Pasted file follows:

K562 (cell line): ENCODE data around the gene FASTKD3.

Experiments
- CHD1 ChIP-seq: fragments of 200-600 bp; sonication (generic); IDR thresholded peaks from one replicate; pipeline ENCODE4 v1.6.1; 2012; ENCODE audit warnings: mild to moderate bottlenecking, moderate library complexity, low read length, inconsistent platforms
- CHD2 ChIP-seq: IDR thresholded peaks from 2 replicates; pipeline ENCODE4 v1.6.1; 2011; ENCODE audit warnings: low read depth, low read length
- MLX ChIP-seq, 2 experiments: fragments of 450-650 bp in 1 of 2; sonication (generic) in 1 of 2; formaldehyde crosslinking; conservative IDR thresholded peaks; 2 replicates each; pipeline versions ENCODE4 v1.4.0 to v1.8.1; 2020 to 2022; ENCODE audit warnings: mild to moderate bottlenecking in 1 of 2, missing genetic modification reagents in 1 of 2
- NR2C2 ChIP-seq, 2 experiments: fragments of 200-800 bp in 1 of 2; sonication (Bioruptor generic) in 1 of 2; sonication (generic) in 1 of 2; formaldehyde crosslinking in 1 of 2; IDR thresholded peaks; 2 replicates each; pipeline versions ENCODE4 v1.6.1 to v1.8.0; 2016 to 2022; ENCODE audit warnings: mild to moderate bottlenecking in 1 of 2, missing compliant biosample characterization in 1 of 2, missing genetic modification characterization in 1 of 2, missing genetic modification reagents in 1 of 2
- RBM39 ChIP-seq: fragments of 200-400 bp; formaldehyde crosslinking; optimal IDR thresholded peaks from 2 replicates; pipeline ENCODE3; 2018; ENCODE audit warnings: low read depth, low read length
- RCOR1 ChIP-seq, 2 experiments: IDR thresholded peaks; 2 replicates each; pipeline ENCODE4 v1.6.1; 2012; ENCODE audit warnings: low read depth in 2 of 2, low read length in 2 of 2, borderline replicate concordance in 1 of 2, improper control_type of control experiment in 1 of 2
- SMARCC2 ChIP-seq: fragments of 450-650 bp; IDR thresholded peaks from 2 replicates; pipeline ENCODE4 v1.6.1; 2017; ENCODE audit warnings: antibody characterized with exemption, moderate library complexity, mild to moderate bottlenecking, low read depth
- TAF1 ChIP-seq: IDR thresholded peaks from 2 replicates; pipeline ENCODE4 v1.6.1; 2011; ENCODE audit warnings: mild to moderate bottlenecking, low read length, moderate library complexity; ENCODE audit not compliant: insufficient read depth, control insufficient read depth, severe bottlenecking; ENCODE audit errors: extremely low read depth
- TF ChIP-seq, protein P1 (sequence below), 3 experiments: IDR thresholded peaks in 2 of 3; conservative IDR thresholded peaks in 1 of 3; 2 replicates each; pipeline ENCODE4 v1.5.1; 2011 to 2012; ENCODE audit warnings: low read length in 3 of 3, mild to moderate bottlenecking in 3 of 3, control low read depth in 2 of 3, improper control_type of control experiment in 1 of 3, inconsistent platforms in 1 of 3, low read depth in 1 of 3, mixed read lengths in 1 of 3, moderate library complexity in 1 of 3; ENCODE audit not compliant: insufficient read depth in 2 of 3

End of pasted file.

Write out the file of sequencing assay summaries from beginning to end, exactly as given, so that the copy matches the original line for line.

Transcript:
K562 (cell line): ENCODE data around the gene FASTKD3.

Experiments
- CHD1 ChIP-seq: fragments of 200-600 bp; sonication (generic); IDR thresholded peaks from one replicate; pipeline ENCODE4 v1.6.1; 2012; ENCODE audit warnings: mild to moderate bottlenecking, moderate library complexity, low read length, inconsistent platforms
- CHD2 ChIP-seq: IDR thresholded peaks from 2 replicates; pipeline ENCODE4 v1.6.1; 2011; ENCODE audit warnings: low read depth, low read length
- MLX ChIP-seq, 2 experiments: fragments of 450-650 bp in 1 of 2; sonication (generic) in 1 of 2; formaldehyde crosslinking; conservative IDR thresholded peaks; 2 replicates each; pipeline versions ENCODE4 v1.4.0 to v1.8.1; 2020 to 2022; ENCODE audit warnings: mild to moderate bottlenecking in 1 of 2, missing genetic modification reagents in 1 of 2
- NR2C2 ChIP-seq, 2 experiments: fragments of 200-800 bp in 1 of 2; sonication (Bioruptor generic) in 1 of 2; sonication (generic) in 1 of 2; formaldehyde crosslinking in 1 of 2; IDR thresholded peaks; 2 replicates each; pipeline versions ENCODE4 v1.6.1 to v1.8.0; 2016 to 2022; ENCODE audit warnings: mild to moderate bottlenecking in 1 of 2, missing compliant biosample characterization in 1 of 2, missing genetic modification characterization in 1 of 2, missing genetic modification reagents in 1 of 2
- RBM39 ChIP-seq: fragments of 200-400 bp; formaldehyde crosslinking; optimal IDR thresholded peaks from 2 replicates; pipeline ENCODE3; 2018; ENCODE audit warnings: low read depth, low read length
- RCOR1 ChIP-seq, 2 experiments: IDR thresholded peaks; 2 replicates each; pipeline ENCODE4 v1.6.1; 2012; ENCODE audit warnings: low read depth in 2 of 2, low read length in 2 of 2, borderline replicate concordance in 1 of 2, improper control_type of control experiment in 1 of 2
- SMARCC2 ChIP-seq: fragments of 450-650 bp; IDR thresholded peaks from 2 replicates; pipeline ENCODE4 v1.6.1; 2017; ENCODE audit warnings: antibody characterized with exemption, moderate library complexity, mild to moderate bottlenecking, low read depth
- TAF1 ChIP-seq: IDR thresholded peaks from 2 replicates; pipeline ENCODE4 v1.6.1; 2011; ENCODE audit warnings: mild to moderate bottlenecking, low read length, moderate library complexity; ENCODE audit not compliant: insufficient read depth, control insufficient read depth, severe bottlenecking; ENCODE audit errors: extremely low read depth
- TF ChIP-seq, protein P1 (sequence below), 3 experiments: IDR thresholded peaks in 2 of 3; conservative IDR thresholded peaks in 1 of 3; 2 replicates each; pipeline ENCODE4 v1.5.1; 2011 to 2012; ENCODE audit warnings: low read length in 3 of 3, mild to moderate bottlenecking in 3 of 3, control low read depth in 2 of 3, improper control_type of control experiment in 1 of 3, inconsistent platforms in 1 of 3, low read depth in 1 of 3, mixed read lengths in 1 of 3, moderate library complexity in 1 of 3; ENCODE audit not compliant: insufficient read depth in 2 of 3